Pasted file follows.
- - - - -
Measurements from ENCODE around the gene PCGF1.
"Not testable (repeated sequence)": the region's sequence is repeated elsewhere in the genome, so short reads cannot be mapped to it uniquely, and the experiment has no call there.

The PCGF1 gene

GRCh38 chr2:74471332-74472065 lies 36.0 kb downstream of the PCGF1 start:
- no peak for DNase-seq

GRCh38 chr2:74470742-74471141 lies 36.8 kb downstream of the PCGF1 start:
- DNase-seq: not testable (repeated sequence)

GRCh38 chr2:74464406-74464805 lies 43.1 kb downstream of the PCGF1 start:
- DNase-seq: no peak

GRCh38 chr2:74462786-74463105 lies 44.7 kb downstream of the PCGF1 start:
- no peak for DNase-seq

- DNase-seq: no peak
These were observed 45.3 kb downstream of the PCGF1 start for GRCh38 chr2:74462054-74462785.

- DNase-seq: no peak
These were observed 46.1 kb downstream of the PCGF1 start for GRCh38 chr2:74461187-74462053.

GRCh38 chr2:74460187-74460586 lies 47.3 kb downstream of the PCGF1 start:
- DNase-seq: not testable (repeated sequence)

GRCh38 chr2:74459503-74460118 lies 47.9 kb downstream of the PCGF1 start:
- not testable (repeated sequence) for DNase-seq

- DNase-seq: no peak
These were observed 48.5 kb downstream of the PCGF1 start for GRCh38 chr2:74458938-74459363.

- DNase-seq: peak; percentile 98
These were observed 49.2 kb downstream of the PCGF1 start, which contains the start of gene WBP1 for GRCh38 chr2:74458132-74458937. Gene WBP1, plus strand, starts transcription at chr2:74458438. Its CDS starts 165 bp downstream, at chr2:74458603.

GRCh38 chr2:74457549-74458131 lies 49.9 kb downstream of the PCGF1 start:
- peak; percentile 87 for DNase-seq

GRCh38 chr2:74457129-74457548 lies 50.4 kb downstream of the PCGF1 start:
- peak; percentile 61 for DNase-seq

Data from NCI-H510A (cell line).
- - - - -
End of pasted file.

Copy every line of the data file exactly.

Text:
Measurements from ENCODE around the gene PCGF1.
"Not testable (repeated sequence)": the region's sequence is repeated elsewhere in the genome, so short reads cannot be mapped to it uniquely, and the experiment has no call there.

The PCGF1 gene

GRCh38 chr2:74471332-74472065 lies 36.0 kb downstream of the PCGF1 start:
- no peak for DNase-seq

GRCh38 chr2:74470742-74471141 lies 36.8 kb downstream of the PCGF1 start:
- DNase-seq: not testable (repeated sequence)

GRCh38 chr2:74464406-74464805 lies 43.1 kb downstream of the PCGF1 start:
- DNase-seq: no peak

GRCh38 chr2:74462786-74463105 lies 44.7 kb downstream of the PCGF1 start:
- no peak for DNase-seq

- DNase-seq: no peak
These were observed 45.3 kb downstream of the PCGF1 start for GRCh38 chr2:74462054-74462785.

- DNase-seq: no peak
These were observed 46.1 kb downstream of the PCGF1 start for GRCh38 chr2:74461187-74462053.

GRCh38 chr2:74460187-74460586 lies 47.3 kb downstream of the PCGF1 start:
- DNase-seq: not testable (repeated sequence)

GRCh38 chr2:74459503-74460118 lies 47.9 kb downstream of the PCGF1 start:
- not testable (repeated sequence) for DNase-seq

- DNase-seq: no peak
These were observed 48.5 kb downstream of the PCGF1 start for GRCh38 chr2:74458938-74459363.

- DNase-seq: peak; percentile 98
These were observed 49.2 kb downstream of the PCGF1 start, which contains the start of gene WBP1 for GRCh38 chr2:74458132-74458937. Gene WBP1, plus strand, starts transcription at chr2:74458438. Its CDS starts 165 bp downstream, at chr2:74458603.

GRCh38 chr2:74457549-74458131 lies 49.9 kb downstream of the PCGF1 start:
- peak; percentile 87 for DNase-seq

GRCh38 chr2:74457129-74457548 lies 50.4 kb downstream of the PCGF1 start:
- peak; percentile 61 for DNase-seq

Data from NCI-H510A (cell line).